Strict equality (===)

The strict equality (===) operator checks whether its two operands are equal, returning a Boolean result. Unlike the equality operator, the strict equality operator always considers operands of different types to be different.

Try it


x === y


The strict equality operators (=== and !==) provide the IsStrictlyEqual semantic.

  • If the operands are of different types, return false.
  • If both operands are objects, return true only if they refer to the same object.
  • If both operands are null or both operands are undefined, return true.
  • If either operand is NaN, return false.
  • Otherwise, compare the two operand's values:
    • Numbers must have the same numeric values. +0 and -0 are considered to be the same value.
    • Strings must have the same characters in the same order.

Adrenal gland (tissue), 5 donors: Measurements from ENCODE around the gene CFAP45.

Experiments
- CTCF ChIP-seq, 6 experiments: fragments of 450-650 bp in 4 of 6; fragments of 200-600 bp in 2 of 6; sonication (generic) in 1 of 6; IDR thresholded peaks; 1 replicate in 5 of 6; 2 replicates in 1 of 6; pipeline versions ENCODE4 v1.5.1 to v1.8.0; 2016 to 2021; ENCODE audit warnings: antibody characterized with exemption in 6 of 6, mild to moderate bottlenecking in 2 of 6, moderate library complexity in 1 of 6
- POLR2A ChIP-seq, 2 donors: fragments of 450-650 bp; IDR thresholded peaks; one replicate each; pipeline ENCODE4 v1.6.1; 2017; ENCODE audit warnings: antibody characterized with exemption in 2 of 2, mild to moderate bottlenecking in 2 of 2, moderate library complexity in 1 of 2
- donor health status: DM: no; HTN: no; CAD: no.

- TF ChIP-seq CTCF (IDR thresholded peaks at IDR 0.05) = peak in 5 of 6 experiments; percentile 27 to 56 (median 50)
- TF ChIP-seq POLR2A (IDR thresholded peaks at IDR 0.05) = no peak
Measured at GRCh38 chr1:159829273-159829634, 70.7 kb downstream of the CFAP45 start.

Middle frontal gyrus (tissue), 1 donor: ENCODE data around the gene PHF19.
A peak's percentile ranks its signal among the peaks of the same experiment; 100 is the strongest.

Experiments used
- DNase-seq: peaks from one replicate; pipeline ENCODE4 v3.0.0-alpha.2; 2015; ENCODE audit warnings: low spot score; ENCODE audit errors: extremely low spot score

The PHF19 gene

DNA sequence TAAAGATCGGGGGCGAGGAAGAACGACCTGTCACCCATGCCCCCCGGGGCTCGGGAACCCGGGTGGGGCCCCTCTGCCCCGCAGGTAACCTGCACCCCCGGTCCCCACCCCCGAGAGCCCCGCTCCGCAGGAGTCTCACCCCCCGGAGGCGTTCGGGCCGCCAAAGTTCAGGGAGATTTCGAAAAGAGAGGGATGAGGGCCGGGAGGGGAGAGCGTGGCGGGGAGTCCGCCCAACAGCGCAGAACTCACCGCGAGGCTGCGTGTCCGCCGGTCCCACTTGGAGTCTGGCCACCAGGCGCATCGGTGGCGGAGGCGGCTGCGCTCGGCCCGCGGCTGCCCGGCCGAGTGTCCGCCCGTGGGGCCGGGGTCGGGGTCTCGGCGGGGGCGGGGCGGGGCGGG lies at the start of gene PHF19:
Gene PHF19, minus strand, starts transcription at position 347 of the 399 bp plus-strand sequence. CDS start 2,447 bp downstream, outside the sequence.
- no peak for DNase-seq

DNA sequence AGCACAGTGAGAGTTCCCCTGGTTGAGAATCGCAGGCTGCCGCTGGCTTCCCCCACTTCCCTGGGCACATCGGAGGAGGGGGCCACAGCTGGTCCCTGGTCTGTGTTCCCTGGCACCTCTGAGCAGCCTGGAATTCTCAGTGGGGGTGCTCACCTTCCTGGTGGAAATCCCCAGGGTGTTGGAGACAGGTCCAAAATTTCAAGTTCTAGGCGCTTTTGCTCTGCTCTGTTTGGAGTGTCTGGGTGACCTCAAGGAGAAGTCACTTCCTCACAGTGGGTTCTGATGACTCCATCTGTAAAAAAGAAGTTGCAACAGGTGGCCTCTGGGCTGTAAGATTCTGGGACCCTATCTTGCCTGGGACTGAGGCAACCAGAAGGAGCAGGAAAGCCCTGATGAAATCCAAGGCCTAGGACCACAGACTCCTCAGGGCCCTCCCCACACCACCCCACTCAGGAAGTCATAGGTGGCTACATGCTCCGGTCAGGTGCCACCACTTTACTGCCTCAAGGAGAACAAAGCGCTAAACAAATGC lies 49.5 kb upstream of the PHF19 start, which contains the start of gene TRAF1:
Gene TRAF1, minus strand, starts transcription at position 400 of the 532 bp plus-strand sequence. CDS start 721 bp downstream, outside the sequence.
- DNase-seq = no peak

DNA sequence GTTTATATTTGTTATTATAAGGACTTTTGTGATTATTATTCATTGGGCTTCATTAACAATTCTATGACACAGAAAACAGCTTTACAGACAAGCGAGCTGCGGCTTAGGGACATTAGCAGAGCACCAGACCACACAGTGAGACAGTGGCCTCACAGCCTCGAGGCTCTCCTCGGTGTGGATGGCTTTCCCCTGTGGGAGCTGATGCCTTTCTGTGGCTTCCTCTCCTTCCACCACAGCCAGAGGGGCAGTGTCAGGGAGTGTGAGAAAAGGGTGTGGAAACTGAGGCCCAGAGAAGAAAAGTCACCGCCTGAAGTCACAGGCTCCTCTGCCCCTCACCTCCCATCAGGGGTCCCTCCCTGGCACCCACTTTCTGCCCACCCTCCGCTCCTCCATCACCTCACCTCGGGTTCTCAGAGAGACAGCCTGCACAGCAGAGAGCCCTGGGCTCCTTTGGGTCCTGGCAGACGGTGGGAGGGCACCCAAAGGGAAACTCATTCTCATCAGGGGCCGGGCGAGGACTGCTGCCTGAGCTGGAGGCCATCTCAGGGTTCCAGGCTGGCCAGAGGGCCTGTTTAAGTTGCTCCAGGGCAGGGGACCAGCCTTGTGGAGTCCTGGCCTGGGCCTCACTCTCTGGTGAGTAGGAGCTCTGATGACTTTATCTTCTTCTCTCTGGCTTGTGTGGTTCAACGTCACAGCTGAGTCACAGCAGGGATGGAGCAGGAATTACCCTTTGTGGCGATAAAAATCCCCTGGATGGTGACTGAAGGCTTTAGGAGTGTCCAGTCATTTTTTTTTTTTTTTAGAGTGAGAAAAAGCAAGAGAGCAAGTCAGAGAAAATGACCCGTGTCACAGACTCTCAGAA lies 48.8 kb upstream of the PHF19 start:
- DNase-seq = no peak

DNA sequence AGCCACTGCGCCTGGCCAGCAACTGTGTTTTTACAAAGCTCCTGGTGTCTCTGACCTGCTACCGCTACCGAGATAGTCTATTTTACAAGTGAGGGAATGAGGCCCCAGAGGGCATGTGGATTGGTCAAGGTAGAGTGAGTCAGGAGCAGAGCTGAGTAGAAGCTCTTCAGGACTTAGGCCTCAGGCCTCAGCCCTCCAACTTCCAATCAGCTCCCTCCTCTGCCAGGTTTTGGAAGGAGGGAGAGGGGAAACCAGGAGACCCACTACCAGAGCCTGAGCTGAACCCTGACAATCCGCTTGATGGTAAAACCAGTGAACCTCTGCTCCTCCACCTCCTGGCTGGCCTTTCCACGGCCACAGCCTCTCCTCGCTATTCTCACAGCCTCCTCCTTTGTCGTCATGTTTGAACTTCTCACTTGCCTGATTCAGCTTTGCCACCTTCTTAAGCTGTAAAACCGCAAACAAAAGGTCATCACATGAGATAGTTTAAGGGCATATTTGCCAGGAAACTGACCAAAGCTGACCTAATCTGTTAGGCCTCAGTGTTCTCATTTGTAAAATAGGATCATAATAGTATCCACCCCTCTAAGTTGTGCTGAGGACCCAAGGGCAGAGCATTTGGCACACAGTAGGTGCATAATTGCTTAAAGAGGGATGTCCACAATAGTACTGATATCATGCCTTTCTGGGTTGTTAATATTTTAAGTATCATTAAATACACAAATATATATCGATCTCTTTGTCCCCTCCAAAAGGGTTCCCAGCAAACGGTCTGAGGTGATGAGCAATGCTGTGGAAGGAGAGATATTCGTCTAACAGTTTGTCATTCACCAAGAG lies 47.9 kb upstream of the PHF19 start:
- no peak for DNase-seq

• Booleans must be both true or both false.

The most notable difference between this operator and the equality (==) operator is that if the operands are of different types, the == operator attempts to convert them to the same type before comparing.


Comparing operands of the same type

"hello" === "hello"; // true
"hello" === "hola"; // false

3 === 3; // true
3 === 4; // false

true === true; // true
true === false; // false

null === null; // true

Comparing operands of different types

"3" === 3; // false
true === 1; // false
null === undefined; // false
3 === new Number(3); // false

Comparing objects

const object1 = {
  key: "value",

const object2 = {
  key: "value",

console.log(object1 === object2); // false
console.log(object1 === object1); // true


ECMAScript Language Specification
# sec-equality-operators

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See also